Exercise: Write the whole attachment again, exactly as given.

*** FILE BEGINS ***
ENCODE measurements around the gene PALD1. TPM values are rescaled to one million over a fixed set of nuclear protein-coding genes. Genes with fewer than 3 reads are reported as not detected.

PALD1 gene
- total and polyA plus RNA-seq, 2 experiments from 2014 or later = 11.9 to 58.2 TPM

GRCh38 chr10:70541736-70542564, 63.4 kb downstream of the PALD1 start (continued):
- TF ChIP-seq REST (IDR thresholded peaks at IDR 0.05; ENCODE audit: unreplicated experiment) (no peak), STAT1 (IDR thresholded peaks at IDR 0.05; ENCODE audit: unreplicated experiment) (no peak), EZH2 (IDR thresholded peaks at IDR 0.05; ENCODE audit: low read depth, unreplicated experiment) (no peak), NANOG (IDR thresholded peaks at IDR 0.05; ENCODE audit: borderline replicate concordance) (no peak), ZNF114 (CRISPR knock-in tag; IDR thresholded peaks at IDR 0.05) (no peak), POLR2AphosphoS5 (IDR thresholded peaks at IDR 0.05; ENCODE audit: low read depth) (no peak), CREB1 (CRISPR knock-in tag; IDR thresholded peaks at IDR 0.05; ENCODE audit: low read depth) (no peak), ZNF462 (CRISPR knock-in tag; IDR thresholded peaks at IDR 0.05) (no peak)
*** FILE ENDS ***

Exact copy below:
ENCODE measurements around the gene PALD1. TPM values are rescaled to one million over a fixed set of nuclear protein-coding genes. Genes with fewer than 3 reads are reported as not detected.

PALD1 gene
- total and polyA plus RNA-seq, 2 experiments from 2014 or later = 11.9 to 58.2 TPM

GRCh38 chr10:70541736-70542564, 63.4 kb downstream of the PALD1 start (continued):
- TF ChIP-seq REST (IDR thresholded peaks at IDR 0.05; ENCODE audit: unreplicated experiment) (no peak), STAT1 (IDR thresholded peaks at IDR 0.05; ENCODE audit: unreplicated experiment) (no peak), EZH2 (IDR thresholded peaks at IDR 0.05; ENCODE audit: low read depth, unreplicated experiment) (no peak), NANOG (IDR thresholded peaks at IDR 0.05; ENCODE audit: borderline replicate concordance) (no peak), ZNF114 (CRISPR knock-in tag; IDR thresholded peaks at IDR 0.05) (no peak), POLR2AphosphoS5 (IDR thresholded peaks at IDR 0.05; ENCODE audit: low read depth) (no peak), CREB1 (CRISPR knock-in tag; IDR thresholded peaks at IDR 0.05; ENCODE audit: low read depth) (no peak), ZNF462 (CRISPR knock-in tag; IDR thresholded peaks at IDR 0.05) (no peak)